A kindergarten name project is critical to the start of the year in kindergarten. Learning student names is important for both teachers and other students. Names are a very important part of a person’s identity, and it is important that as teachers we value all student names and pronounce them correctly. Completing a kindergarten name project will ensure that all students feel welcome and that they belong in the class. Starting kindergarten with a name project also helps to introduce the letters in students’ names before learning the alphabet!
Learning student names
Learning student names is critical for all teachers and students. It definitely takes students longer to learn each other’s names. This is why morning meeting greetings and other name games are a critical routine for the beginning of the year. I love to use the following greetings, from my Morning Meeting Slides, to help learn each other’s names. I start with the greetings where I sing/chant first. Then as students get more comfortable, I choose greetings where the students need to use each other’s names. I make sure to teach them that if they don’t remember someone’s name, it’s ok! They just have to ask, what’s your name again?
I love to play different name games throughout the year, but especially during the beginning of the year. One game that I love to play is called Who’s Missing? Students put their heads down and I tap someone to go stand in the hallway. Then, I tell everyone to lift their heads up and figure out who is missing. This is a great way to remember everyone’s names! After a few guesses, if someone hasn’t guessed the child yet, I usually give a few clues. If it takes the class a bunch of guesses for one student, I remember this for later. This usually means the child needs to make more connections with other students.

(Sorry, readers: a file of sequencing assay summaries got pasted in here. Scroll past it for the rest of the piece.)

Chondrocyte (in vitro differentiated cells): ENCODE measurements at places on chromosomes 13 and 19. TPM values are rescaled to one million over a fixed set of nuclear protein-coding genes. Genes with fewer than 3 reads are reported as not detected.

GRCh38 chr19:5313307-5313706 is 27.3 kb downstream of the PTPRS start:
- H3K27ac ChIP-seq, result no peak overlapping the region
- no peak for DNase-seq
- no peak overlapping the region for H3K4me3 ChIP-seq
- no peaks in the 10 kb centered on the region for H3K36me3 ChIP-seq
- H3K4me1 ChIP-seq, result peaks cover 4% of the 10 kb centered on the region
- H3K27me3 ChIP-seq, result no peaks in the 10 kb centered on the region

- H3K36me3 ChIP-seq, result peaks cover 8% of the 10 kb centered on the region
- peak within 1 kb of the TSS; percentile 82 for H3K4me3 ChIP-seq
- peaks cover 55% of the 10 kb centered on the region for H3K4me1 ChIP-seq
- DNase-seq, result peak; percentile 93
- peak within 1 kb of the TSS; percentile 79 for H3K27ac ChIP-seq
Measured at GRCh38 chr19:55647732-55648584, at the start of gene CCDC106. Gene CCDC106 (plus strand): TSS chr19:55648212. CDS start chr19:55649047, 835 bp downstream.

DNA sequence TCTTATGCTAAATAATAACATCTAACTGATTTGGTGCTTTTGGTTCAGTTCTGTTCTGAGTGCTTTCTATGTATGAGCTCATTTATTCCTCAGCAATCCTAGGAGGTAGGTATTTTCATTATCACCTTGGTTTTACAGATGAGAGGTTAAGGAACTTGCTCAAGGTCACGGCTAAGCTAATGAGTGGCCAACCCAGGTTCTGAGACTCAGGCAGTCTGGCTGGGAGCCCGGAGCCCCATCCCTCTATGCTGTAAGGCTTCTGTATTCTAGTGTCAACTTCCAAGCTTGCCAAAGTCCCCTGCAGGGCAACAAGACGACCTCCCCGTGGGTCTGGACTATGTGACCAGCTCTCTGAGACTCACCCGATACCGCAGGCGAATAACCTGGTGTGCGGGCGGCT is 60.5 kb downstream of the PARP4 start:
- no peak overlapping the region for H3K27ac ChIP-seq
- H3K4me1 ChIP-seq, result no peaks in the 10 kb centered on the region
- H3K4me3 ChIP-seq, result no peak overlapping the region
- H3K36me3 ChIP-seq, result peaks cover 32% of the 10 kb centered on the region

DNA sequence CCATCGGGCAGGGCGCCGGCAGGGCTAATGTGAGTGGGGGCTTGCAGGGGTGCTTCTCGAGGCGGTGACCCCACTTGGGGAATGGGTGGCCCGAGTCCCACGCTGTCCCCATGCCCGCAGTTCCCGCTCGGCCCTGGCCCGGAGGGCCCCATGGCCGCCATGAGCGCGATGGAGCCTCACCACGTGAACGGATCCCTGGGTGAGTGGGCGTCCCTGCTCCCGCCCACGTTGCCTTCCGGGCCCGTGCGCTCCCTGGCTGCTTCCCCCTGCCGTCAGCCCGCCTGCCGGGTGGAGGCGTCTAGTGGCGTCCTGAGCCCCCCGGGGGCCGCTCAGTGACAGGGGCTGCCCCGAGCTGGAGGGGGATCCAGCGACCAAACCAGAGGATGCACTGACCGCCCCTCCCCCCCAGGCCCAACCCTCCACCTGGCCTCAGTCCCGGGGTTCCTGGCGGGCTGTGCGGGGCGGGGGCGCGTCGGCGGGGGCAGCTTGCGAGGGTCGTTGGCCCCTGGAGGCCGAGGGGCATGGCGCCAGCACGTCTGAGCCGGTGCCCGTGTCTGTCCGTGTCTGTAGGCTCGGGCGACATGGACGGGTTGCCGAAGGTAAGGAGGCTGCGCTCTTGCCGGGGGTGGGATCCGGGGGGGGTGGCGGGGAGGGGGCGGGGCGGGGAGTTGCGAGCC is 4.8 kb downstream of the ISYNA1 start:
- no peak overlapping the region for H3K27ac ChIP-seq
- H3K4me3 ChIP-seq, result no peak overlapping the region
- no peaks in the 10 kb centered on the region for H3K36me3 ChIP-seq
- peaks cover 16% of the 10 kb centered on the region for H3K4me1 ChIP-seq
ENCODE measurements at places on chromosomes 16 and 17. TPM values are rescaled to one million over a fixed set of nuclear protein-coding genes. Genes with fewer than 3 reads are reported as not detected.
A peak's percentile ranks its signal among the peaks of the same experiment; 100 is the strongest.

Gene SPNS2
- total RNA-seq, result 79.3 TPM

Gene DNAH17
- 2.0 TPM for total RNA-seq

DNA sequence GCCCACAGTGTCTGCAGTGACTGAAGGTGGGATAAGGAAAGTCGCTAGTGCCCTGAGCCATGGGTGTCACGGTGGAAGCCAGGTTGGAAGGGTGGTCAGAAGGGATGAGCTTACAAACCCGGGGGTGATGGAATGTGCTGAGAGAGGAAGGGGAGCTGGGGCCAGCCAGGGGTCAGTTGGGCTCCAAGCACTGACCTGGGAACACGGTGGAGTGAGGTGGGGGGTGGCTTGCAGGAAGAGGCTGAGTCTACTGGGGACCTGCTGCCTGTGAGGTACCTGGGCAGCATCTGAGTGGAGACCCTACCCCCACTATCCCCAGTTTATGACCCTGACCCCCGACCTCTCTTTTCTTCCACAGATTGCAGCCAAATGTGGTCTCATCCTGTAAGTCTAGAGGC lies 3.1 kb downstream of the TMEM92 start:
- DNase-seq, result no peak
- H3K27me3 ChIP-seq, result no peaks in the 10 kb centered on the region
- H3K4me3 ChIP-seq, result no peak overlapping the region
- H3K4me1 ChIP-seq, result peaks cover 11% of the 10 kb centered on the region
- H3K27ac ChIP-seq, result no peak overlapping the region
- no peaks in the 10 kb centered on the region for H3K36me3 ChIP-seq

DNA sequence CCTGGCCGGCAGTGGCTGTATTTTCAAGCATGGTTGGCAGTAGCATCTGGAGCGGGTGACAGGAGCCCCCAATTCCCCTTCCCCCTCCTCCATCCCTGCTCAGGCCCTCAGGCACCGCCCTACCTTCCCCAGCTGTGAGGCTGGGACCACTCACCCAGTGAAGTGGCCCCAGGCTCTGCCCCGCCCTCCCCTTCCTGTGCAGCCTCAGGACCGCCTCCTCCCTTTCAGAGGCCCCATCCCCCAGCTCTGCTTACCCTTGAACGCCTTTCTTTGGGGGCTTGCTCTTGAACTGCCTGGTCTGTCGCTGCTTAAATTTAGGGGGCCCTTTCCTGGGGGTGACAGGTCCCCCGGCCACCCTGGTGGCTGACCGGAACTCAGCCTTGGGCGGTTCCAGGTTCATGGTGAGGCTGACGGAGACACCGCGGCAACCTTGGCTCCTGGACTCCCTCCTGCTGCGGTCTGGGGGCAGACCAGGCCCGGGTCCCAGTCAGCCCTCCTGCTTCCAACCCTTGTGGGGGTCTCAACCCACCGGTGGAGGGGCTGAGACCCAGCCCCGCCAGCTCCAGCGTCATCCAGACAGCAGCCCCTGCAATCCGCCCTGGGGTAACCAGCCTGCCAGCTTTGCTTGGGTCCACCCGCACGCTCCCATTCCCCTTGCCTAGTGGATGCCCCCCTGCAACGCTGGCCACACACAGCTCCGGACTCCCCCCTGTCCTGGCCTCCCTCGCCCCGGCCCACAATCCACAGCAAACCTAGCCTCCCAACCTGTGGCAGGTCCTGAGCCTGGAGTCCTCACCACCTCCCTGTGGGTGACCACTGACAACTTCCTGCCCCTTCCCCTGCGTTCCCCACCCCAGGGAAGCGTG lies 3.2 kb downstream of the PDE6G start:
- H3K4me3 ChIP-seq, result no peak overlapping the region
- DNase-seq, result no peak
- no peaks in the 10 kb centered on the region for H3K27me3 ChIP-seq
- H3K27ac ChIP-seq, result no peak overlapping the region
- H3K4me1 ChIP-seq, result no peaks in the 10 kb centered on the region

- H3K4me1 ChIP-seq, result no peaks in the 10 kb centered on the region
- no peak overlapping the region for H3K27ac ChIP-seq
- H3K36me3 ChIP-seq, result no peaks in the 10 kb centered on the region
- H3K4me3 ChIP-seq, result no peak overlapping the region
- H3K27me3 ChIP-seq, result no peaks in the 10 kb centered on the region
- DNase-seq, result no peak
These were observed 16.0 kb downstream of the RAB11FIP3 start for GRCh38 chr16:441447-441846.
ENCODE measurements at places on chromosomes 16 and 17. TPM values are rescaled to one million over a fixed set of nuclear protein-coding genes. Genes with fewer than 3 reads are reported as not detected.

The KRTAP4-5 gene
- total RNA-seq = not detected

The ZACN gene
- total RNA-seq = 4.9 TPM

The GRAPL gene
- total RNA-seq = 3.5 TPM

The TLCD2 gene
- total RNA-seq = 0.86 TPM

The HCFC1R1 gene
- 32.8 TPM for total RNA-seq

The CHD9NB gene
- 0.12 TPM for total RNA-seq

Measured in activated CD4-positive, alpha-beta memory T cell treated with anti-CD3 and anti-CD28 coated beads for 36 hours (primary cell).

The other name game I love is the Beanbag Challenge. I toss one beanbag (we go over all the expectations of how to do this gently, softly, appropriately, and how only the person whose name is called is allowed to pick up the beanbag) to a student in the circle. That person then tosses the beanbag to another student, making sure to say the name first and get eye contact back before tossing. We continue this until everyone has had a turn with the beanbag. Students can only get the beanbag once.
Then we pass the beanbag around again to the same people as last time, but this time, I add more beanbags to the mix! The most I usually do with kindergarten is 4 beanbags. Otherwise, it gets complicated. This is a great activity to practice student names, as well as review the importance of eye contact and waiting until the person is ready before tossing the beanbag!
Valuing student names
Names are a critical part of people’s identity. They must be valued and pronounced correctly. This is just as important for staff to know as it is for students. I love using picture books to stress the importance of valuing each other’s names, even if they are different from names we are used to. See my Amazon Affiliate Store for a list of all my favorite name books. My kindergarten name project uses three books throughout the week. (Books include my Amazon Affiliate link for your convenience) Chrysanthemum, The Name Jar, and Your Name is a Song.